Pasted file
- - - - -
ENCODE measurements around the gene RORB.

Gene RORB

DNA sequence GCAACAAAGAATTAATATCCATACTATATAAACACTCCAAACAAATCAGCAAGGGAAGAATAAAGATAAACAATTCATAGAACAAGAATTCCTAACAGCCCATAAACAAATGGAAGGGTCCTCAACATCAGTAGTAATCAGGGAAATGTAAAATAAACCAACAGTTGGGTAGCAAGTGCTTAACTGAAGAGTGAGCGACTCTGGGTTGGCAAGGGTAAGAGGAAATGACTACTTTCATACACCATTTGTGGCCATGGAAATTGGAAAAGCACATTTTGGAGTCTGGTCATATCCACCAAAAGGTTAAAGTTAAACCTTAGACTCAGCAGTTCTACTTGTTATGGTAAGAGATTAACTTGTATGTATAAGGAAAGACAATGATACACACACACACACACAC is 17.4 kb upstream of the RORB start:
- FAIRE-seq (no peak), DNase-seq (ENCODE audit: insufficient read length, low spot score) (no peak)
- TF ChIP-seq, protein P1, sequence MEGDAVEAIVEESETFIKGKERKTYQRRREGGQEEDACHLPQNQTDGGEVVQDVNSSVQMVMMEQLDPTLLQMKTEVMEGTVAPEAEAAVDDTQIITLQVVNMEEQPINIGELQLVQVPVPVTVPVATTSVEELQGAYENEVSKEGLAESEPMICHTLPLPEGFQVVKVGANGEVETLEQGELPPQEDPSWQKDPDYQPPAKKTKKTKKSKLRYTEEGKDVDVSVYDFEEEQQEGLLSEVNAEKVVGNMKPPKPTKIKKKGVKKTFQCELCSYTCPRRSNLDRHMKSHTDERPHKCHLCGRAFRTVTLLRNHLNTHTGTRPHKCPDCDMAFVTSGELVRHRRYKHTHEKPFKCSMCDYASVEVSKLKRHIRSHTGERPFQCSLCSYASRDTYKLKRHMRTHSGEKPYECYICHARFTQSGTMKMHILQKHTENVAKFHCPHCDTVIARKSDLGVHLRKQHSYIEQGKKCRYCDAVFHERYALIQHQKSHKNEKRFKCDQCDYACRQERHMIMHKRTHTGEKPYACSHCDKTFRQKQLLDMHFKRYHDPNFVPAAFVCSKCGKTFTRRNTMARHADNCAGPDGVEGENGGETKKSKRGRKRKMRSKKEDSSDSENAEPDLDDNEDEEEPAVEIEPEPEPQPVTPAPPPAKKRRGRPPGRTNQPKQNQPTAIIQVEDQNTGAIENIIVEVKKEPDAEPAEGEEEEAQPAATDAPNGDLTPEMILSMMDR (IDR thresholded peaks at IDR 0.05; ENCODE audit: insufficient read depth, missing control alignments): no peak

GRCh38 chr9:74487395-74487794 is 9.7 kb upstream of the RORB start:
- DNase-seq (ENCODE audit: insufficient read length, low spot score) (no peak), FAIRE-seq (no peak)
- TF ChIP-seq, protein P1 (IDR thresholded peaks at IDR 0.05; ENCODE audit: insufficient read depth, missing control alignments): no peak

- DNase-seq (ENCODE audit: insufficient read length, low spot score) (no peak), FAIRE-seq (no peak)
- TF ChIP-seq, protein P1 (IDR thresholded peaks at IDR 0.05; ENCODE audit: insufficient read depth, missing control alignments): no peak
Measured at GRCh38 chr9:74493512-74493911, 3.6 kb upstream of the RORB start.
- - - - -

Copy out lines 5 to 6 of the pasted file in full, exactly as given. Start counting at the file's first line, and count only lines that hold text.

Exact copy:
- TF ChIP-seq, protein P1, sequence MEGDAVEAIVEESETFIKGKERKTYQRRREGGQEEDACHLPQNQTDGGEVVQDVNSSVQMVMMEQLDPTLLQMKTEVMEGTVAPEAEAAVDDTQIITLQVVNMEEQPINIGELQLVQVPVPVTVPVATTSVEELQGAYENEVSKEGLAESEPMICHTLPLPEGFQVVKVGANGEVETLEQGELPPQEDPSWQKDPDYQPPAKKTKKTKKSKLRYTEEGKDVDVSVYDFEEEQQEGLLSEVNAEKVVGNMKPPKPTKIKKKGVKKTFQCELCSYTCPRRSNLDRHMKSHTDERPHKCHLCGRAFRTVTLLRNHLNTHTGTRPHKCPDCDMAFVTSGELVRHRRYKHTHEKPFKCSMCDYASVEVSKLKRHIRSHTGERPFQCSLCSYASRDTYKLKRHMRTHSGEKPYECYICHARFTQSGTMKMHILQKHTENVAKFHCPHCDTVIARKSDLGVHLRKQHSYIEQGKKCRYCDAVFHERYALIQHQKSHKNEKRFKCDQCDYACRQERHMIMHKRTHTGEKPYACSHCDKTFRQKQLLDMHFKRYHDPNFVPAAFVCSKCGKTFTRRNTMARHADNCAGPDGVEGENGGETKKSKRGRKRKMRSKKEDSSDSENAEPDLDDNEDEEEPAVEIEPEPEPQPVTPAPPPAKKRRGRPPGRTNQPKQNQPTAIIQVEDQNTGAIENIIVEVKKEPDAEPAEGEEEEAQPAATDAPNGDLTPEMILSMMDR (IDR thresholded peaks at IDR 0.05; ENCODE audit: insufficient read depth, missing control alignments): no peak

GRCh38 chr9:74487395-74487794 is 9.7 kb upstream of the RORB start: